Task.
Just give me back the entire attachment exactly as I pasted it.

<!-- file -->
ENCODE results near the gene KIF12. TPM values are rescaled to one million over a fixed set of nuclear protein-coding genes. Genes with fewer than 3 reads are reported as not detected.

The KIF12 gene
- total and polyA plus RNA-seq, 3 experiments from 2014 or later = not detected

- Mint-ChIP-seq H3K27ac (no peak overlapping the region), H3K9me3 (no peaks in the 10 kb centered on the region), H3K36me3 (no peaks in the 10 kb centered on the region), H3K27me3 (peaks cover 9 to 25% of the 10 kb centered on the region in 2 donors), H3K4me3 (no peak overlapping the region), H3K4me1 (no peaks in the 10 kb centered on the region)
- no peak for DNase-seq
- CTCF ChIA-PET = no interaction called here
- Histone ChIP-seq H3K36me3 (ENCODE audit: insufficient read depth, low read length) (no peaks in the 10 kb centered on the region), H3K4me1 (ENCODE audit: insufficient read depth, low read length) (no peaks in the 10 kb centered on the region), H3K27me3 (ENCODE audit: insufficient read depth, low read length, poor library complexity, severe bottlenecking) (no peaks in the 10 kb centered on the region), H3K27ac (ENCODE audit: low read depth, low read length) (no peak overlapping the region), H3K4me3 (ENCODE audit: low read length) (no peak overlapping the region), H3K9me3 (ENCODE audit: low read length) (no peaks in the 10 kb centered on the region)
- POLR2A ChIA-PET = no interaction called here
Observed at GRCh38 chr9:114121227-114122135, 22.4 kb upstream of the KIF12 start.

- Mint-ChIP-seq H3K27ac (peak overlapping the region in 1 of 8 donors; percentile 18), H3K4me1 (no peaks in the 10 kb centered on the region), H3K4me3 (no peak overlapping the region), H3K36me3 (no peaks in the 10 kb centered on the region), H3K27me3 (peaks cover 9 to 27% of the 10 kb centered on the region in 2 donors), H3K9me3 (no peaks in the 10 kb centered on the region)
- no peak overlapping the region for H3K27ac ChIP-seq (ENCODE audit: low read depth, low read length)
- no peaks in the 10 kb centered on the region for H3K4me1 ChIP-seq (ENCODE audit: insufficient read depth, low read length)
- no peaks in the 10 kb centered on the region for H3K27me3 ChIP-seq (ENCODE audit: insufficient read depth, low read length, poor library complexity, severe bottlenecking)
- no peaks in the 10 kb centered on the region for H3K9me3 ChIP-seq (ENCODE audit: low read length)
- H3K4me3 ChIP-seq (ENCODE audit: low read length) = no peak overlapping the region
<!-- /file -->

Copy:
ENCODE results near the gene KIF12. TPM values are rescaled to one million over a fixed set of nuclear protein-coding genes. Genes with fewer than 3 reads are reported as not detected.

The KIF12 gene
- total and polyA plus RNA-seq, 3 experiments from 2014 or later = not detected

- Mint-ChIP-seq H3K27ac (no peak overlapping the region), H3K9me3 (no peaks in the 10 kb centered on the region), H3K36me3 (no peaks in the 10 kb centered on the region), H3K27me3 (peaks cover 9 to 25% of the 10 kb centered on the region in 2 donors), H3K4me3 (no peak overlapping the region), H3K4me1 (no peaks in the 10 kb centered on the region)
- no peak for DNase-seq
- CTCF ChIA-PET = no interaction called here
- Histone ChIP-seq H3K36me3 (ENCODE audit: insufficient read depth, low read length) (no peaks in the 10 kb centered on the region), H3K4me1 (ENCODE audit: insufficient read depth, low read length) (no peaks in the 10 kb centered on the region), H3K27me3 (ENCODE audit: insufficient read depth, low read length, poor library complexity, severe bottlenecking) (no peaks in the 10 kb centered on the region), H3K27ac (ENCODE audit: low read depth, low read length) (no peak overlapping the region), H3K4me3 (ENCODE audit: low read length) (no peak overlapping the region), H3K9me3 (ENCODE audit: low read length) (no peaks in the 10 kb centered on the region)
- POLR2A ChIA-PET = no interaction called here
Observed at GRCh38 chr9:114121227-114122135, 22.4 kb upstream of the KIF12 start.

- Mint-ChIP-seq H3K27ac (peak overlapping the region in 1 of 8 donors; percentile 18), H3K4me1 (no peaks in the 10 kb centered on the region), H3K4me3 (no peak overlapping the region), H3K36me3 (no peaks in the 10 kb centered on the region), H3K27me3 (peaks cover 9 to 27% of the 10 kb centered on the region in 2 donors), H3K9me3 (no peaks in the 10 kb centered on the region)
- no peak overlapping the region for H3K27ac ChIP-seq (ENCODE audit: low read depth, low read length)
- no peaks in the 10 kb centered on the region for H3K4me1 ChIP-seq (ENCODE audit: insufficient read depth, low read length)
- no peaks in the 10 kb centered on the region for H3K27me3 ChIP-seq (ENCODE audit: insufficient read depth, low read length, poor library complexity, severe bottlenecking)
- no peaks in the 10 kb centered on the region for H3K9me3 ChIP-seq (ENCODE audit: low read length)
- H3K4me3 ChIP-seq (ENCODE audit: low read length) = no peak overlapping the region